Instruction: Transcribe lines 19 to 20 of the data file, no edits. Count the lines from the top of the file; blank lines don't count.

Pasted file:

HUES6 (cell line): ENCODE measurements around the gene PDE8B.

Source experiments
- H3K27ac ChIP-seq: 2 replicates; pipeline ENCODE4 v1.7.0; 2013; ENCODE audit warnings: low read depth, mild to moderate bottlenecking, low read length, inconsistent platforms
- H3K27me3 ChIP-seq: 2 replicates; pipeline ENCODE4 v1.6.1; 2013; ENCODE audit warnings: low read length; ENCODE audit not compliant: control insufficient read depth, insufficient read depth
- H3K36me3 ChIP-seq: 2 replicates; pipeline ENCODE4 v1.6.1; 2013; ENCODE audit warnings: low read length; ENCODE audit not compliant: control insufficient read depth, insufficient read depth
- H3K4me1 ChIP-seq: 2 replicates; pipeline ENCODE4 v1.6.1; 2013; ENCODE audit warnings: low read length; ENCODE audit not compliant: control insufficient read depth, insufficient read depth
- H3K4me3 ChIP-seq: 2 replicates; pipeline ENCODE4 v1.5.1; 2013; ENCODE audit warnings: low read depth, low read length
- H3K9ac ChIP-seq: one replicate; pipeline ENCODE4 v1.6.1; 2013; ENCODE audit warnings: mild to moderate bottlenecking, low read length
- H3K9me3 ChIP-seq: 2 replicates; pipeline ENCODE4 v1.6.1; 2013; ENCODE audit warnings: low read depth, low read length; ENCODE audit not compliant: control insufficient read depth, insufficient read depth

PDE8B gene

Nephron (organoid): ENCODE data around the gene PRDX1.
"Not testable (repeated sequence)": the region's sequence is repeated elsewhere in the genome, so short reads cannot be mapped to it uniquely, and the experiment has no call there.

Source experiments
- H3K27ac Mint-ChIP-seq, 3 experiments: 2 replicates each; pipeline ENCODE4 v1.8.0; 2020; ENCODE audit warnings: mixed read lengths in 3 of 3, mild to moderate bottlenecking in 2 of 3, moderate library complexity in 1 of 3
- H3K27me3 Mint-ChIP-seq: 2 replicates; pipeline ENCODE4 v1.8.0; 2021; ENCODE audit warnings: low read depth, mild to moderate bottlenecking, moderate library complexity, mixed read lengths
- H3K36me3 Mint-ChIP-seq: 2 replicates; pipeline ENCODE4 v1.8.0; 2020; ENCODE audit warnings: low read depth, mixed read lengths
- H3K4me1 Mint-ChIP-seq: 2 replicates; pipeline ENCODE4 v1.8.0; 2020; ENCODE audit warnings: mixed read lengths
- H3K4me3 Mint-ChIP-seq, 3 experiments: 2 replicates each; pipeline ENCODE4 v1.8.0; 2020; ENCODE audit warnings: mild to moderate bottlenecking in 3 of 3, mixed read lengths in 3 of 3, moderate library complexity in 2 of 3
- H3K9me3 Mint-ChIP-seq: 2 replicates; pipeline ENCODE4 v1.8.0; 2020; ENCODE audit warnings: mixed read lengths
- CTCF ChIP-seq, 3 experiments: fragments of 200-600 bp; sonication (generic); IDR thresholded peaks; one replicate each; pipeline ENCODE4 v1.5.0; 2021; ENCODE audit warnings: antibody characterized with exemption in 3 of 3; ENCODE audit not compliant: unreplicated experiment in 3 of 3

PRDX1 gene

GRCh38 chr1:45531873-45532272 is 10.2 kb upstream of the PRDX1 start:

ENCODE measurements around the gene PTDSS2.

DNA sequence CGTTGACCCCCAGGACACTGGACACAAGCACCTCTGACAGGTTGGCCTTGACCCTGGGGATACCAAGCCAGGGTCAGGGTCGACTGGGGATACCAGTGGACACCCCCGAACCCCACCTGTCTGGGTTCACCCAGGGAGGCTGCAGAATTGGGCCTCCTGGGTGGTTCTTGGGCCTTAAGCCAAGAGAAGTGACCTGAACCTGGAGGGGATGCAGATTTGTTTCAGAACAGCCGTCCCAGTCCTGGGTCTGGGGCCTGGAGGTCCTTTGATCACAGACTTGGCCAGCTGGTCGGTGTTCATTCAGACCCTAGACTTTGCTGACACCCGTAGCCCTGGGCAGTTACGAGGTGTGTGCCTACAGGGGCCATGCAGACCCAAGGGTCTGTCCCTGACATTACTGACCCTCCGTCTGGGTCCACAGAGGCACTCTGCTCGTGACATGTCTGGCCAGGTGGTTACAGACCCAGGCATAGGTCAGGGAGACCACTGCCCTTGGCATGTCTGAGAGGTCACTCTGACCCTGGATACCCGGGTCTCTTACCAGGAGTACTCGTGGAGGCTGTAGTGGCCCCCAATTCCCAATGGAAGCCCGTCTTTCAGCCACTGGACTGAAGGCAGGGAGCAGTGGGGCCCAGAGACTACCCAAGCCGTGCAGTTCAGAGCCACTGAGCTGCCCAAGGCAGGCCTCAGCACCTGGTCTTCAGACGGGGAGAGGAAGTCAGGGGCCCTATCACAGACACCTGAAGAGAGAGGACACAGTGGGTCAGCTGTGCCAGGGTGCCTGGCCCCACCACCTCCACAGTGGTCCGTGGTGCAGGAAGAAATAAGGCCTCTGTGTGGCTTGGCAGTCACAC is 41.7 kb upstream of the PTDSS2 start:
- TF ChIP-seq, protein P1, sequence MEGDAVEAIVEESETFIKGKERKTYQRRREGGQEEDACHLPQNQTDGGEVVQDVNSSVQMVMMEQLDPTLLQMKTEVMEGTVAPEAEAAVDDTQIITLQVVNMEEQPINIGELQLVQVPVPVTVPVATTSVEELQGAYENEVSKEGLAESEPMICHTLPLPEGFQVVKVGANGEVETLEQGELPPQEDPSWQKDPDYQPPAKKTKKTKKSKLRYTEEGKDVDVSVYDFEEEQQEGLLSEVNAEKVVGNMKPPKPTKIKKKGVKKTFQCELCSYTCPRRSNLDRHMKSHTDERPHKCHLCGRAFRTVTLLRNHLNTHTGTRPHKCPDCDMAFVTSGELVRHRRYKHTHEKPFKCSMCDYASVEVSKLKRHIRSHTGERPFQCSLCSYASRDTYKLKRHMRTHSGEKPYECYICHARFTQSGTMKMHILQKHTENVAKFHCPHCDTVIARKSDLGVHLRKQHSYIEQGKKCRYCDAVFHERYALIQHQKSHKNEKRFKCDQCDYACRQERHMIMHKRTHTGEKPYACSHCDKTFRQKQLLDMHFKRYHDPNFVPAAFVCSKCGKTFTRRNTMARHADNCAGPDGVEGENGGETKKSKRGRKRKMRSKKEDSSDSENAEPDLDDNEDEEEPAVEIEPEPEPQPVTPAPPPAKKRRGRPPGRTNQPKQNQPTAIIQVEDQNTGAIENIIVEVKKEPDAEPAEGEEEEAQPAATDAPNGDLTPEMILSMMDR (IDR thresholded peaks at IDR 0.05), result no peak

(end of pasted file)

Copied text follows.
- H3K9me3 Mint-ChIP-seq: 2 replicates; pipeline ENCODE4 v1.8.0; 2020; ENCODE audit warnings: mixed read lengths
- CTCF ChIP-seq, 3 experiments: fragments of 200-600 bp; sonication (generic); IDR thresholded peaks; one replicate each; pipeline ENCODE4 v1.5.0; 2021; ENCODE audit warnings: antibody characterized with exemption in 3 of 3; ENCODE audit not compliant: unreplicated experiment in 3 of 3